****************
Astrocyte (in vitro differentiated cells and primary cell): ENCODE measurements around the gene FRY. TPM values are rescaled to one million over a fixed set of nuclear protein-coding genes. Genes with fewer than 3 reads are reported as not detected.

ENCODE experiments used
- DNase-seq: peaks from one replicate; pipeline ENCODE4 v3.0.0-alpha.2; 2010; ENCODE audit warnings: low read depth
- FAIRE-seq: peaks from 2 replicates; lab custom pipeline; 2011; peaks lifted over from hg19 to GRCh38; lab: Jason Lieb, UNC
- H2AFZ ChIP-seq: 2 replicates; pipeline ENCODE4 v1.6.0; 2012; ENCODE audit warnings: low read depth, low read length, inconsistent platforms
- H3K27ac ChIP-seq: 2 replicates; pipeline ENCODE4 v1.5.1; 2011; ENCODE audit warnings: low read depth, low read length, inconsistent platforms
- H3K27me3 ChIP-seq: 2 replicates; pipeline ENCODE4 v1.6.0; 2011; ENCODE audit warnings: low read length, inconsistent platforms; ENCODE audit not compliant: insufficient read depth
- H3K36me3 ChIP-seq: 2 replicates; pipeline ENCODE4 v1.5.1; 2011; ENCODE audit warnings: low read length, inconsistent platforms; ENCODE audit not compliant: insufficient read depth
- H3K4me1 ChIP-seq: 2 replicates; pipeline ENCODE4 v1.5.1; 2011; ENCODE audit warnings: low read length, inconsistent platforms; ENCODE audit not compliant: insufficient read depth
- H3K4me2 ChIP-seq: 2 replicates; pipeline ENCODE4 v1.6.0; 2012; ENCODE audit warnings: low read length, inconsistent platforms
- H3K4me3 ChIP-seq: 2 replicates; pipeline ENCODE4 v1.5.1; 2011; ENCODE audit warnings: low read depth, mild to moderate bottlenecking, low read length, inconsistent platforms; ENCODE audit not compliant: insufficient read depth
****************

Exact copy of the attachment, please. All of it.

Astrocyte (in vitro differentiated cells and primary cell): ENCODE measurements around the gene FRY. TPM values are rescaled to one million over a fixed set of nuclear protein-coding genes. Genes with fewer than 3 reads are reported as not detected.

ENCODE experiments used
- DNase-seq: peaks from one replicate; pipeline ENCODE4 v3.0.0-alpha.2; 2010; ENCODE audit warnings: low read depth
- FAIRE-seq: peaks from 2 replicates; lab custom pipeline; 2011; peaks lifted over from hg19 to GRCh38; lab: Jason Lieb, UNC
- H2AFZ ChIP-seq: 2 replicates; pipeline ENCODE4 v1.6.0; 2012; ENCODE audit warnings: low read depth, low read length, inconsistent platforms
- H3K27ac ChIP-seq: 2 replicates; pipeline ENCODE4 v1.5.1; 2011; ENCODE audit warnings: low read depth, low read length, inconsistent platforms
- H3K27me3 ChIP-seq: 2 replicates; pipeline ENCODE4 v1.6.0; 2011; ENCODE audit warnings: low read length, inconsistent platforms; ENCODE audit not compliant: insufficient read depth
- H3K36me3 ChIP-seq: 2 replicates; pipeline ENCODE4 v1.5.1; 2011; ENCODE audit warnings: low read length, inconsistent platforms; ENCODE audit not compliant: insufficient read depth
- H3K4me1 ChIP-seq: 2 replicates; pipeline ENCODE4 v1.5.1; 2011; ENCODE audit warnings: low read length, inconsistent platforms; ENCODE audit not compliant: insufficient read depth
- H3K4me2 ChIP-seq: 2 replicates; pipeline ENCODE4 v1.6.0; 2012; ENCODE audit warnings: low read length, inconsistent platforms
- H3K4me3 ChIP-seq: 2 replicates; pipeline ENCODE4 v1.5.1; 2011; ENCODE audit warnings: low read depth, mild to moderate bottlenecking, low read length, inconsistent platforms; ENCODE audit not compliant: insufficient read depth